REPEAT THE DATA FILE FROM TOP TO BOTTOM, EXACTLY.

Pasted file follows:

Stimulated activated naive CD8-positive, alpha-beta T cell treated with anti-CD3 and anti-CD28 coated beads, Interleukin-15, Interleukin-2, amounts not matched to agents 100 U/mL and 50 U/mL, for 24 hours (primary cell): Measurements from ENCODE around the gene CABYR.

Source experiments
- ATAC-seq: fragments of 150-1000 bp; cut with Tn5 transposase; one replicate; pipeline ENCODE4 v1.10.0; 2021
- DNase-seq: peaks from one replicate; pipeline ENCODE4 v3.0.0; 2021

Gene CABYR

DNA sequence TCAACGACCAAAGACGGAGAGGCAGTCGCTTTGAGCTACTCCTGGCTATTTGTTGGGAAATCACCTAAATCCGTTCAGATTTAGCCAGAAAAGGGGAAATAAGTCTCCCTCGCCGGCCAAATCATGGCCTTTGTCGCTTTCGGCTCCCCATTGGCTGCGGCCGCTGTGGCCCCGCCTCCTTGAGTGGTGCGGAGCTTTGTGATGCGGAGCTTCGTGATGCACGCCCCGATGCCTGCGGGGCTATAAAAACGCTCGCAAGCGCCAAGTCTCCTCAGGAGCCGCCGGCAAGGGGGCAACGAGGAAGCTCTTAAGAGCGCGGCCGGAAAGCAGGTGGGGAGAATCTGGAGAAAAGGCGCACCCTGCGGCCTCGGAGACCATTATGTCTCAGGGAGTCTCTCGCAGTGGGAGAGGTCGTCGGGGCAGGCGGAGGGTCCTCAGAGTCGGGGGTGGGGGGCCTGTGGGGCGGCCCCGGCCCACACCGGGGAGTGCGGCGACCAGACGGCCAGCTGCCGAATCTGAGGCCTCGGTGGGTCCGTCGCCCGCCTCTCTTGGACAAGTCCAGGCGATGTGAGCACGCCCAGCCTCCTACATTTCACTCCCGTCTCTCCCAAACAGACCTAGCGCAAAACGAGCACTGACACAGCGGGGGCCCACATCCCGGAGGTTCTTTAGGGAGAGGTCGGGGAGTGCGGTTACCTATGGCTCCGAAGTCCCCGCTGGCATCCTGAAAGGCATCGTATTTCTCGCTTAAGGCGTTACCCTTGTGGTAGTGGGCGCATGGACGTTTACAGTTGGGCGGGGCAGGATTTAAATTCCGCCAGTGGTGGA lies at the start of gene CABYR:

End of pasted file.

Stimulated activated naive CD8-positive, alpha-beta T cell treated with anti-CD3 and anti-CD28 coated beads, Interleukin-15, Interleukin-2, amounts not matched to agents 100 U/mL and 50 U/mL, for 24 hours (primary cell): Measurements from ENCODE around the gene CABYR.

Source experiments
- ATAC-seq: fragments of 150-1000 bp; cut with Tn5 transposase; one replicate; pipeline ENCODE4 v1.10.0; 2021
- DNase-seq: peaks from one replicate; pipeline ENCODE4 v3.0.0; 2021

Gene CABYR

DNA sequence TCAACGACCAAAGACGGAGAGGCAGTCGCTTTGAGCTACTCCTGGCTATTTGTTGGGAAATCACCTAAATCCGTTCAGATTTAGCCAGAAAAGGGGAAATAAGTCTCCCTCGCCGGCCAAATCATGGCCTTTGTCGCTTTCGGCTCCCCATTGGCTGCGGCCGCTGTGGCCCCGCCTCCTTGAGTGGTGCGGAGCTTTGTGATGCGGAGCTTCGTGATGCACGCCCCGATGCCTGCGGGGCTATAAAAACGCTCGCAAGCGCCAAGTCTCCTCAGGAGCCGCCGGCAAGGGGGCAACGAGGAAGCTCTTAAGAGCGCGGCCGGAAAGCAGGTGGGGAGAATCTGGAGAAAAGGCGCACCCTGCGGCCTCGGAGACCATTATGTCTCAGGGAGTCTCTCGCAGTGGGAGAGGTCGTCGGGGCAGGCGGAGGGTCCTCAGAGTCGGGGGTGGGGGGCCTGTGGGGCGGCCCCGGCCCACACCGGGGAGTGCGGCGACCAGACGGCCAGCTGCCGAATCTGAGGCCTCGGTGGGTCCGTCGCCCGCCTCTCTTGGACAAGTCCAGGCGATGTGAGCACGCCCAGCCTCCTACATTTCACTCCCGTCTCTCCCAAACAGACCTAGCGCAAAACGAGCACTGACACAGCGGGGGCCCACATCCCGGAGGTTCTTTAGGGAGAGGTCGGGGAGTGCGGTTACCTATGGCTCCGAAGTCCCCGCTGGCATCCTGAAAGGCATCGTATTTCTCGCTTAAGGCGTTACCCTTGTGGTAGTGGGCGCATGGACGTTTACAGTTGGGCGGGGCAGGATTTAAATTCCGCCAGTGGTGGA lies at the start of gene CABYR: